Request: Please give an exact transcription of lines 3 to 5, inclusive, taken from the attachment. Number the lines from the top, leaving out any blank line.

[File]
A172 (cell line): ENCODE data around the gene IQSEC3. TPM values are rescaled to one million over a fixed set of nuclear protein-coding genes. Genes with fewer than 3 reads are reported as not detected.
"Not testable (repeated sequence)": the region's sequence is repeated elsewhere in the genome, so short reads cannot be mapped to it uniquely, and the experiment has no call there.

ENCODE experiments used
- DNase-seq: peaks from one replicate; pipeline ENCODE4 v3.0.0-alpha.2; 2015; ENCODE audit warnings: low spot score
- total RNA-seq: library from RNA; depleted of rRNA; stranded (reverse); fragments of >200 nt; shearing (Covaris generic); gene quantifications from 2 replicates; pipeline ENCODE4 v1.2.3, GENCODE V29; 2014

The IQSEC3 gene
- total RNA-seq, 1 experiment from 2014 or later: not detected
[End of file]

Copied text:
ENCODE experiments used
- DNase-seq: peaks from one replicate; pipeline ENCODE4 v3.0.0-alpha.2; 2015; ENCODE audit warnings: low spot score
- total RNA-seq: library from RNA; depleted of rRNA; stranded (reverse); fragments of >200 nt; shearing (Covaris generic); gene quantifications from 2 replicates; pipeline ENCODE4 v1.2.3, GENCODE V29; 2014